Michael Misiewicz is Cambodian by birth and was just a child when he was wrenched from his family and homeland 37 years ago, to be sent away from the country to escape the civil war with the Khmer Rouge.

He has not set foot on Cambodian soil since.

"I have been fighting a lot of emotions about coming back to my native country," said Misiewicz, who was born Vannak Khem, of his impending return.

"To know that I've got relatives there that have wanted to see me for decades... I don't know if I will be able to hold back the tears," he told AFP by telephone aboard the US warship.

The 43-year-old was a small boy in the early 1970s when Cambodia was engulfed in a civil war between government troops and communist Khmer Rouge fighters.

In 1973, his father arranged for him to be adopted by an American woman who worked at the US embassy and was preparing to leave the increasingly dangerous country.

The move meant Misiewicz avoided one of the most brutal chapters of 20th century history -- the 1975-1979 Khmer Rouge regime that caused the deaths of up to two million people from starvation, overwork and execution.

"At that age I was a happy-go-lucky kid. I really didn't have any sense of the war or bad things going on in Cambodia," said Misiewicz, recalling that he had no qualms about leaving.

"I was excited about getting on a plane, going to a new world where I could eat popcorn and have all the watermelon I wanted," he said.

But his mother's tearful goodbye is engraved in his memory. "My mom was so, so upset. I promised her I'd buy her a big house one day."

The young Cambodian built a new life for himself in his adoptive country, enlisting in the navy after graduating from high school in Lanark, Illinois.

It was while he was attending the US naval academy that he began to learn about the atrocities that had taken place in his homeland.

Misiewicz had received no news from his family and assumed the worst.

"I felt a lot of guilt. Why was I the lucky one?," he said. "I really doubted that my family had survived the whole Khmer Rouge era. I tried not to think about it."

What he did not know was that his mother and three of his four siblings had survived and managed to flee the country in 1983, ending up in the United States themselves.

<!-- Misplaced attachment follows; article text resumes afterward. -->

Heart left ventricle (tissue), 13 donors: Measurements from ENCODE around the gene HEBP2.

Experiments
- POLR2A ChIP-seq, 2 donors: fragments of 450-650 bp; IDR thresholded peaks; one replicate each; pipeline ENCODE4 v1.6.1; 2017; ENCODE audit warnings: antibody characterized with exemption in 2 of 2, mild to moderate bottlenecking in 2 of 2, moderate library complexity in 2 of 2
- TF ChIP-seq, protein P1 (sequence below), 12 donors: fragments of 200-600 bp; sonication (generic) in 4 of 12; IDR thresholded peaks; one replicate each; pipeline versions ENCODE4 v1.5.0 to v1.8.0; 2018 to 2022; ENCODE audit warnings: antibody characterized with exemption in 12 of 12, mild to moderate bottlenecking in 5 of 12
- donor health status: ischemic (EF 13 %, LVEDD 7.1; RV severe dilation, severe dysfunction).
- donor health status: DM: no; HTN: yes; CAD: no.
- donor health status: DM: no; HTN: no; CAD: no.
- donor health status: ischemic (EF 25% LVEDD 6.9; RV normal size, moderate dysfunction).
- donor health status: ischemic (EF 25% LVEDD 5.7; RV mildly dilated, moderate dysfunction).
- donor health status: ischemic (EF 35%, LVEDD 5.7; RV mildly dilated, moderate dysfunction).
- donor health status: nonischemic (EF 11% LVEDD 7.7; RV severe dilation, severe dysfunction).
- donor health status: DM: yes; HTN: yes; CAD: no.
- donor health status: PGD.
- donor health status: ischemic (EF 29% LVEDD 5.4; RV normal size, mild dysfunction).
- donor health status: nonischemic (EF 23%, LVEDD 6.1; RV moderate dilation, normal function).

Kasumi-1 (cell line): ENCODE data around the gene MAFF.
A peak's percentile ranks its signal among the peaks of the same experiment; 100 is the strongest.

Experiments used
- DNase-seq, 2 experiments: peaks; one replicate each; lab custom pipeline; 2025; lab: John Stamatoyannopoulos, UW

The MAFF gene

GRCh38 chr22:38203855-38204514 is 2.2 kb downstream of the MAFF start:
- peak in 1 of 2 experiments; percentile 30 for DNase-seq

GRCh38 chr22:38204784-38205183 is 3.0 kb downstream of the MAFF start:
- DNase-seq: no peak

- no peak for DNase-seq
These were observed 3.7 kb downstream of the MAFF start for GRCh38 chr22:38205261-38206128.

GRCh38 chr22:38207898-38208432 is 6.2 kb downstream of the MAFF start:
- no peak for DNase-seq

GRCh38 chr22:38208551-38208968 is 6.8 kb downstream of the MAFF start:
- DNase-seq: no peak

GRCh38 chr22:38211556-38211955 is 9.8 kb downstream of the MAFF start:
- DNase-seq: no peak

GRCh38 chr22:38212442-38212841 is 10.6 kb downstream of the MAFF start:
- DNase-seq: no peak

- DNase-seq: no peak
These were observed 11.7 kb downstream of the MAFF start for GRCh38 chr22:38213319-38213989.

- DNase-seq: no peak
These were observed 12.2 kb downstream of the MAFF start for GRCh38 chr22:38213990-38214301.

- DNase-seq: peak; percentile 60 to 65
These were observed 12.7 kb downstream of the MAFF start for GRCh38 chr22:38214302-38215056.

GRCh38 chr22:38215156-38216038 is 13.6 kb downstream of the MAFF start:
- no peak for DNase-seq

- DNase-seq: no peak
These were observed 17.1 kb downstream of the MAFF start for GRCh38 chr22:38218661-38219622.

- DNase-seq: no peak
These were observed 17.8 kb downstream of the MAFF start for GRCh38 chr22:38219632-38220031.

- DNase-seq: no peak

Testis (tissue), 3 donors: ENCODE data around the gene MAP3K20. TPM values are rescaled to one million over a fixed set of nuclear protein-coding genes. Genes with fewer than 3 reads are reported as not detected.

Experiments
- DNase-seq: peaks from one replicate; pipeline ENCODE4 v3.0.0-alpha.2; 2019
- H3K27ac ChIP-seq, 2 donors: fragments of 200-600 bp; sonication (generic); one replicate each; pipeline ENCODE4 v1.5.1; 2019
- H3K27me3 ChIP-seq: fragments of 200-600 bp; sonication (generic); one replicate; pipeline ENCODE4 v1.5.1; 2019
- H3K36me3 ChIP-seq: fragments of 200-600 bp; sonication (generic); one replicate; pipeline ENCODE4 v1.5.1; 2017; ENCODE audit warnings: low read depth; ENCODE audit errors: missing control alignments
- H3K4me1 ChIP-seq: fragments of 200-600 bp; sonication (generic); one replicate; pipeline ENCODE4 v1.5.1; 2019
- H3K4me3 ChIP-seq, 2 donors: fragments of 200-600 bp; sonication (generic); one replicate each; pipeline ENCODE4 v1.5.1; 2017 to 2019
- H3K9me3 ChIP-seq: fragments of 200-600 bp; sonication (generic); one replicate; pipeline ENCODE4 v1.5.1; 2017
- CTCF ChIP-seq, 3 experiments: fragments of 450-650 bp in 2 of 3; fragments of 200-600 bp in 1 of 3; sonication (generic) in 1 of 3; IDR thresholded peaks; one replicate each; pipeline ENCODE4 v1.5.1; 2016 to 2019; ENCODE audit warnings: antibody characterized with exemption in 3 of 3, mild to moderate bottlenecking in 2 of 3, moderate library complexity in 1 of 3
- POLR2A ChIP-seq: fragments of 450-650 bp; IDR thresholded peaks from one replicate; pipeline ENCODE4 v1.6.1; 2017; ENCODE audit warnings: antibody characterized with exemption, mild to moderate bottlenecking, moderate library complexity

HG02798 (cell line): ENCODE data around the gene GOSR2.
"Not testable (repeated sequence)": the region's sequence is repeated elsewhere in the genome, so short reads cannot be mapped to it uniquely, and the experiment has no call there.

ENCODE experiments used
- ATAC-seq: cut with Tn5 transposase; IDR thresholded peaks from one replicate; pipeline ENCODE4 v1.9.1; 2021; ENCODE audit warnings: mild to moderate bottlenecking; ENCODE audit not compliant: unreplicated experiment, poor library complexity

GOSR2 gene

They were now living in Austin, Texas, desperately trying to find him.

It took six years of searching, but finally the family learnt that Misiewicz had lived in Alexandria, Virginia when he first arrived in the US.

Combing through old phonebooks, they eventually made contact with his ex-babysitter who happened to know his current whereabouts.

After 16 years of silence, one phone call reunited him with his family.

"One day, in 1989, I got a call out of the blue. It was my older brother," said Misiewicz.

The joy of reunion was tempered by the news that his father had been executed by the Khmer Rouge in 1977 and his infant sister had died, probably of malnutrition, during the "Killing Fields" era.

Misiewicz, who has more than 300 sailors under his charge, says he often thinks about how hard it must have been to make the choice to separate him from his family.

"I am so grateful my father had the wisdom to make that decision. It was a very tough decision, very heart-breaking," he said.

Now Misiewicz is looking forward to reconnecting with relatives and exposing his sailors to the country through community outreach projects and training exercises with the Cambodian navy.

The USS Mustin, an Arleigh Burke-class guided missile destroyer, will be stationed in Sihanoukville, on Cambodia's southwestern coastline, for four days from Friday.

"I've been so blessed to have had these opportunities and I feel honoured and privileged to come back," the ship's commander said.

Misiewicz added that he feels "very close" to his birth mother and siblings.

"I did buy my mom that house -- in Texas," he said -- making good on a promise made nearly four decades ago.